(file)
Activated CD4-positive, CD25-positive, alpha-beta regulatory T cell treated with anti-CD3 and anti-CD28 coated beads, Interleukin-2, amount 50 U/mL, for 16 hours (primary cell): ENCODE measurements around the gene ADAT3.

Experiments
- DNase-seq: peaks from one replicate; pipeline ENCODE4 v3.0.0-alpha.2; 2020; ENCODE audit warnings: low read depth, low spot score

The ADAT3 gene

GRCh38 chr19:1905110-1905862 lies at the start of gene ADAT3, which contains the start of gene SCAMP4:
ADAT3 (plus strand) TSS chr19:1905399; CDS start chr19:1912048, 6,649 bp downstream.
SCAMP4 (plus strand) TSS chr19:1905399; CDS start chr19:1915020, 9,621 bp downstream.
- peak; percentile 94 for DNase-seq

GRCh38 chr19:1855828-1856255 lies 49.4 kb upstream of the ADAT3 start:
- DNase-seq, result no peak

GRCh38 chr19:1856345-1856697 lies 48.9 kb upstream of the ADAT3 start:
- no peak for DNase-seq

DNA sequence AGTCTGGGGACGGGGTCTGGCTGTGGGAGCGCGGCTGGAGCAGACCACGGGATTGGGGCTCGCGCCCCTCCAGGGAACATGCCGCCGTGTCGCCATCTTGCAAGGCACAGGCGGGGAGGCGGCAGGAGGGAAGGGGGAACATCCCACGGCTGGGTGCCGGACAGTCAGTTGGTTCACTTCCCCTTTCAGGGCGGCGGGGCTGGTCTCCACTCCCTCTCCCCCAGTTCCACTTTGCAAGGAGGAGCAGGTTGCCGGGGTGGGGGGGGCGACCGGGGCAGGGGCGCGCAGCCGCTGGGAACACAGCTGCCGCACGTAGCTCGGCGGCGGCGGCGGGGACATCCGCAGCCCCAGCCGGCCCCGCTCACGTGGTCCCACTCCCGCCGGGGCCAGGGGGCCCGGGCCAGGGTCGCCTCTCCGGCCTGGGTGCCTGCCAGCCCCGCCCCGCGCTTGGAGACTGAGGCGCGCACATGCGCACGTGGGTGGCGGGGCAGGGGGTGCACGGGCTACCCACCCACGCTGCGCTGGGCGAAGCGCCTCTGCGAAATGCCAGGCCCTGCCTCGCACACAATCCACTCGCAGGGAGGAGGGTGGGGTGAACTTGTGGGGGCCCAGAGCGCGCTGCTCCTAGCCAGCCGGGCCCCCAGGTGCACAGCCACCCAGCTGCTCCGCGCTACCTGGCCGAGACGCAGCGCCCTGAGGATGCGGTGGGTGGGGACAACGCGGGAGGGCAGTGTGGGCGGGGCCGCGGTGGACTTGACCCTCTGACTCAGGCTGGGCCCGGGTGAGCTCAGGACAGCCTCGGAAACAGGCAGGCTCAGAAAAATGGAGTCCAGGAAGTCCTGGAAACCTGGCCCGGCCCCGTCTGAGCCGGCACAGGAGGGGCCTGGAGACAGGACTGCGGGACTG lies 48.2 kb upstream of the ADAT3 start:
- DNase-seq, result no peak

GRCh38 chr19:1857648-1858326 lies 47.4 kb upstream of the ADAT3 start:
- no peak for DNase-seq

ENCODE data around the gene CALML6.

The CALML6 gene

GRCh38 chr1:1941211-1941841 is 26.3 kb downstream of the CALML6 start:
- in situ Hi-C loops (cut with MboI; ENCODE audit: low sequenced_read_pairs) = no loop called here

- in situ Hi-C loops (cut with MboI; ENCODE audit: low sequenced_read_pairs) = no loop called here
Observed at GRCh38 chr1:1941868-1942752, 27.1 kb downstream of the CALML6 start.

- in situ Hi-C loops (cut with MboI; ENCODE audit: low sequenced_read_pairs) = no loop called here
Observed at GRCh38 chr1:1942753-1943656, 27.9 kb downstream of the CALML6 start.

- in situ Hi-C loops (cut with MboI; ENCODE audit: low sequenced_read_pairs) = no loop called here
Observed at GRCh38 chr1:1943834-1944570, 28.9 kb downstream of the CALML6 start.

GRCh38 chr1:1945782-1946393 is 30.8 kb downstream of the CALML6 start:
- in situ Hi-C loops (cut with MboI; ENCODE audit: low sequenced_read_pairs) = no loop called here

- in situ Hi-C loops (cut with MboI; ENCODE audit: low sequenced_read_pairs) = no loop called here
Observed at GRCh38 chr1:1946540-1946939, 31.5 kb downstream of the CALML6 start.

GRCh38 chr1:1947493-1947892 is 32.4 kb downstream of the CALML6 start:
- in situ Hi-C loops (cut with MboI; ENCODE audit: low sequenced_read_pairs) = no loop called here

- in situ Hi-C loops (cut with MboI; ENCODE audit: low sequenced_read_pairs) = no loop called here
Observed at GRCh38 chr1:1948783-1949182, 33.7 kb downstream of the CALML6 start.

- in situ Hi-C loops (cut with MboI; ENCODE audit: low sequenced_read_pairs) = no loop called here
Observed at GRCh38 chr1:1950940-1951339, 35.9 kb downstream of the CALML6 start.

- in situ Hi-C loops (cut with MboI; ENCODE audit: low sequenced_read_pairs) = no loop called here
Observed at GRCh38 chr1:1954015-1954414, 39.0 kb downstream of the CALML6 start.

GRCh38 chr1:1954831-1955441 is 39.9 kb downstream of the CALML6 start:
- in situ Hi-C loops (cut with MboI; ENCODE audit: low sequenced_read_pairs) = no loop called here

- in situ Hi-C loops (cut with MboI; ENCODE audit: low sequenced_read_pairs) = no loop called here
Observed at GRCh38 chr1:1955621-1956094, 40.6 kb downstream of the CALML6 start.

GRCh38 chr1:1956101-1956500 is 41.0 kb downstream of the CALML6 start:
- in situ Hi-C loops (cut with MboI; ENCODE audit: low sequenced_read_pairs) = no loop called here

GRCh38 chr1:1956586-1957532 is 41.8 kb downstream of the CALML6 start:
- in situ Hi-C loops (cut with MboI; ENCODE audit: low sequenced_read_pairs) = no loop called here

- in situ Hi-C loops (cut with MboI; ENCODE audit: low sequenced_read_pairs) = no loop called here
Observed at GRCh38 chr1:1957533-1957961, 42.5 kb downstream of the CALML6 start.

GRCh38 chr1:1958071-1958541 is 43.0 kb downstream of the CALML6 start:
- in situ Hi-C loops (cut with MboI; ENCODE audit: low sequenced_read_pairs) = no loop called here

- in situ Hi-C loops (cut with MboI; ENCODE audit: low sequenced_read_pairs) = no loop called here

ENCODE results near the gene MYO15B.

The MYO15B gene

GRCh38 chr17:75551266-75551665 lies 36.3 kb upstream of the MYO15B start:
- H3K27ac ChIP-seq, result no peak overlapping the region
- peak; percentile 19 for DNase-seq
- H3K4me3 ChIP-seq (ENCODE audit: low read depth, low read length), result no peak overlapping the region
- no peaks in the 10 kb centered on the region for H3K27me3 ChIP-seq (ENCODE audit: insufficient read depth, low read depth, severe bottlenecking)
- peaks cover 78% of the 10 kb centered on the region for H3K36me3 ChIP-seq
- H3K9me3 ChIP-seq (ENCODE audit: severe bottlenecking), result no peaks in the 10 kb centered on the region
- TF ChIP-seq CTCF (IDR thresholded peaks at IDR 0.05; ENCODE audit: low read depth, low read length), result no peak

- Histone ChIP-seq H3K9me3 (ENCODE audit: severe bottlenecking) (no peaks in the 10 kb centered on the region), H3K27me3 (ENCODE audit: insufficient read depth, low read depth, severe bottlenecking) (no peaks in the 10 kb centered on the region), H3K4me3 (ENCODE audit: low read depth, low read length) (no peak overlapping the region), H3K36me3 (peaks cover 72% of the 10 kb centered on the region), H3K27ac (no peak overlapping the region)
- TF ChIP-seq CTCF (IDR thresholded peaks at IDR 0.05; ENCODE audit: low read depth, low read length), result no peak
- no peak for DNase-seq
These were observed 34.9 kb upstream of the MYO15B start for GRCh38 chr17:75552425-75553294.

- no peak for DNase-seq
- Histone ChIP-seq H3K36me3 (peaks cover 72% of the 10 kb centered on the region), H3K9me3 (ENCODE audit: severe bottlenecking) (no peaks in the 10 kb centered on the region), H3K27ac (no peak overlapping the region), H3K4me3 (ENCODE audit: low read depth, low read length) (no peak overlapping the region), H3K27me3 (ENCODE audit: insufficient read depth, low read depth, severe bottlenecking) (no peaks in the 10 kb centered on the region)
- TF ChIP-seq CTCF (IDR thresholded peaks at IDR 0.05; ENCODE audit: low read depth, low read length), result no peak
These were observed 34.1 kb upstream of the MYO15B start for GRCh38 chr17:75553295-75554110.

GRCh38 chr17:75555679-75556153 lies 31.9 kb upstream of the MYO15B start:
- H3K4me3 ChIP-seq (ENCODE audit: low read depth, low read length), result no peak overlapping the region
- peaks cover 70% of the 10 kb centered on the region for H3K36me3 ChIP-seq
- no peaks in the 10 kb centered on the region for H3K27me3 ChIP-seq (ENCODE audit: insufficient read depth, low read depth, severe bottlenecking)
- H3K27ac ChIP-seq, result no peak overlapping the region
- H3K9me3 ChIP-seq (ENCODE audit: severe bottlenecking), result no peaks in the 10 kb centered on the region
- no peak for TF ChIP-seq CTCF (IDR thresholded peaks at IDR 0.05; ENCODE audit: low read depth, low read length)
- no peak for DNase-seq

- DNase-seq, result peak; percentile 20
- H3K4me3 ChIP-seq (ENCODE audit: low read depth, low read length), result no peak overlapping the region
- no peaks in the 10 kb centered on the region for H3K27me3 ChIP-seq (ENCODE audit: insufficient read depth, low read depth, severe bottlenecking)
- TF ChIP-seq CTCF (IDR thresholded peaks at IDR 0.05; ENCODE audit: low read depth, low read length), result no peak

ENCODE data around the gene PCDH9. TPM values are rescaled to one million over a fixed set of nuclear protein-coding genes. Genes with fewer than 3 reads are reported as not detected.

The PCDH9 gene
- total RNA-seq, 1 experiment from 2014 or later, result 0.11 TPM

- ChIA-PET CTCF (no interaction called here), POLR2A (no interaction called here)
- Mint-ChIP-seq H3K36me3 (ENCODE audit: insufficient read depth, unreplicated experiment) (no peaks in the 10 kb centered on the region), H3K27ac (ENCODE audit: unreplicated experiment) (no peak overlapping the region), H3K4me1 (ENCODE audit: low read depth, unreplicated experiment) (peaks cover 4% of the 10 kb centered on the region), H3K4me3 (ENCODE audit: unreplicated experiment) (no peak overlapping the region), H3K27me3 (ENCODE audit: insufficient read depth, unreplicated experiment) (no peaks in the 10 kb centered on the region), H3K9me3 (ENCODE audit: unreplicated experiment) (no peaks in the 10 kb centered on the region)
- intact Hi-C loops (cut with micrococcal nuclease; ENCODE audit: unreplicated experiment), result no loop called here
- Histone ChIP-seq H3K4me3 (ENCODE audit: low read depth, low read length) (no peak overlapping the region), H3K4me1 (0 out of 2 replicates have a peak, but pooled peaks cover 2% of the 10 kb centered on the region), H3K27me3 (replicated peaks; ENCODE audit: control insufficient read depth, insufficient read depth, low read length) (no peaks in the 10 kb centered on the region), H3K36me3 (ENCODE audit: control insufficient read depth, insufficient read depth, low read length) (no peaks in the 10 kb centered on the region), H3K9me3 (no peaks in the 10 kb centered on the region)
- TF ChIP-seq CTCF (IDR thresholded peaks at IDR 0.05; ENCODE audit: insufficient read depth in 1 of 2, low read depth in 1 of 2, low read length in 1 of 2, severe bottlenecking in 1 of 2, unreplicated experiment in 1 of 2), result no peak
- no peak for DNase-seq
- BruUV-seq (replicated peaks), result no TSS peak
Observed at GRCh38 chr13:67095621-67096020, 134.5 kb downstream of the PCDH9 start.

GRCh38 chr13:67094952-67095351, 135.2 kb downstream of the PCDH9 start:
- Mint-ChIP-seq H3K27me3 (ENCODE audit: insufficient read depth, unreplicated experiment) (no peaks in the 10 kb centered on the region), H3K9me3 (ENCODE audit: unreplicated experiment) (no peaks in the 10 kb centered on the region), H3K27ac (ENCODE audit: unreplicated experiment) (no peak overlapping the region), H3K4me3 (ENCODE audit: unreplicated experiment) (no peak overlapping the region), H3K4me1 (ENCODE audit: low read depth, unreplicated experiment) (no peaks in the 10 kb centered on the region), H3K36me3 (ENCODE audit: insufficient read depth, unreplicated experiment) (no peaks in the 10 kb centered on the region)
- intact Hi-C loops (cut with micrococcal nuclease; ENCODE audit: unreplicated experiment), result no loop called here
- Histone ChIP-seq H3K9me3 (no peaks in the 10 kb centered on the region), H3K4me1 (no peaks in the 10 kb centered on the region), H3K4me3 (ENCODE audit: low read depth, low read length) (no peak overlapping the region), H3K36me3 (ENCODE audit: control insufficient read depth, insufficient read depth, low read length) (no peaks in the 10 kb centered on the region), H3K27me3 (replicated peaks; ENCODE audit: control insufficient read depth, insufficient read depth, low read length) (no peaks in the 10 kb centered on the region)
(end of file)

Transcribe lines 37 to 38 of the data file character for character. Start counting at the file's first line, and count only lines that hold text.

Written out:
- in situ Hi-C loops (cut with MboI; ENCODE audit: low sequenced_read_pairs) = no loop called here
Observed at GRCh38 chr1:1954015-1954414, 39.0 kb downstream of the CALML6 start.